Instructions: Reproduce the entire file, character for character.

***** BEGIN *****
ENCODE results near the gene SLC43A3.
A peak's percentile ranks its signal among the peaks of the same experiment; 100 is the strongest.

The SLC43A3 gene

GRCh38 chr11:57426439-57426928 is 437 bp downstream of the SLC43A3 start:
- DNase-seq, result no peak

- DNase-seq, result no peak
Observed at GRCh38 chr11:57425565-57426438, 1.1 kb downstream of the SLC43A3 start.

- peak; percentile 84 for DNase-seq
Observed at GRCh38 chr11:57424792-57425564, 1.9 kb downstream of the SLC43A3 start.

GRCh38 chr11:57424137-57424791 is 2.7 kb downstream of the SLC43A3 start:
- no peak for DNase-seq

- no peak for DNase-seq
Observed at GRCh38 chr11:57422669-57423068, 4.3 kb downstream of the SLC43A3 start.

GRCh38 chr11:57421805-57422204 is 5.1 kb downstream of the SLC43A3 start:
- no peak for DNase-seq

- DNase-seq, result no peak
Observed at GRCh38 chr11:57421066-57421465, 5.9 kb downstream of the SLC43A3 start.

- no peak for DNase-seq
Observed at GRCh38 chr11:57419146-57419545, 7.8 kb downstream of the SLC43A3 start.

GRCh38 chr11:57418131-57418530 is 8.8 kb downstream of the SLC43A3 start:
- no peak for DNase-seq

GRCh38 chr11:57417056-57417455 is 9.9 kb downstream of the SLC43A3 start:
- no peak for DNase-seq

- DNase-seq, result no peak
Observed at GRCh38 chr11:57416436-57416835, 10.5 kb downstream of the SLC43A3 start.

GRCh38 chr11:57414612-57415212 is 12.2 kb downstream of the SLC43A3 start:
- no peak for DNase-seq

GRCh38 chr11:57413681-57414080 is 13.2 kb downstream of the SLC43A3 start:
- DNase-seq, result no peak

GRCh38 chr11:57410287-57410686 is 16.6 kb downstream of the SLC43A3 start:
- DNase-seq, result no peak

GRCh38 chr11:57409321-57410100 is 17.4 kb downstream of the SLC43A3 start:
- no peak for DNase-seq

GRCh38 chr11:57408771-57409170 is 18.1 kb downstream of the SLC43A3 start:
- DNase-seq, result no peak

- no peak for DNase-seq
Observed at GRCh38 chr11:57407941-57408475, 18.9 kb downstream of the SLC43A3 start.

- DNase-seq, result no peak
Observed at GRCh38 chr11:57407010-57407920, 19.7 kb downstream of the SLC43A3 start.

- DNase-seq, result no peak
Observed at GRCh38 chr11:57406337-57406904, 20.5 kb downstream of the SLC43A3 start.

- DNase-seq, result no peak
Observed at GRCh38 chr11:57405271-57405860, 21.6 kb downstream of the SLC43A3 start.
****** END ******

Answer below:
ENCODE results near the gene SLC43A3.
A peak's percentile ranks its signal among the peaks of the same experiment; 100 is the strongest.

The SLC43A3 gene

GRCh38 chr11:57426439-57426928 is 437 bp downstream of the SLC43A3 start:
- DNase-seq, result no peak

- DNase-seq, result no peak
Observed at GRCh38 chr11:57425565-57426438, 1.1 kb downstream of the SLC43A3 start.

- peak; percentile 84 for DNase-seq
Observed at GRCh38 chr11:57424792-57425564, 1.9 kb downstream of the SLC43A3 start.

GRCh38 chr11:57424137-57424791 is 2.7 kb downstream of the SLC43A3 start:
- no peak for DNase-seq

- no peak for DNase-seq
Observed at GRCh38 chr11:57422669-57423068, 4.3 kb downstream of the SLC43A3 start.

GRCh38 chr11:57421805-57422204 is 5.1 kb downstream of the SLC43A3 start:
- no peak for DNase-seq

- DNase-seq, result no peak
Observed at GRCh38 chr11:57421066-57421465, 5.9 kb downstream of the SLC43A3 start.

- no peak for DNase-seq
Observed at GRCh38 chr11:57419146-57419545, 7.8 kb downstream of the SLC43A3 start.

GRCh38 chr11:57418131-57418530 is 8.8 kb downstream of the SLC43A3 start:
- no peak for DNase-seq

GRCh38 chr11:57417056-57417455 is 9.9 kb downstream of the SLC43A3 start:
- no peak for DNase-seq

- DNase-seq, result no peak
Observed at GRCh38 chr11:57416436-57416835, 10.5 kb downstream of the SLC43A3 start.

GRCh38 chr11:57414612-57415212 is 12.2 kb downstream of the SLC43A3 start:
- no peak for DNase-seq

GRCh38 chr11:57413681-57414080 is 13.2 kb downstream of the SLC43A3 start:
- DNase-seq, result no peak

GRCh38 chr11:57410287-57410686 is 16.6 kb downstream of the SLC43A3 start:
- DNase-seq, result no peak

GRCh38 chr11:57409321-57410100 is 17.4 kb downstream of the SLC43A3 start:
- no peak for DNase-seq

GRCh38 chr11:57408771-57409170 is 18.1 kb downstream of the SLC43A3 start:
- DNase-seq, result no peak

- no peak for DNase-seq
Observed at GRCh38 chr11:57407941-57408475, 18.9 kb downstream of the SLC43A3 start.

- DNase-seq, result no peak
Observed at GRCh38 chr11:57407010-57407920, 19.7 kb downstream of the SLC43A3 start.

- DNase-seq, result no peak
Observed at GRCh38 chr11:57406337-57406904, 20.5 kb downstream of the SLC43A3 start.

- DNase-seq, result no peak
Observed at GRCh38 chr11:57405271-57405860, 21.6 kb downstream of the SLC43A3 start.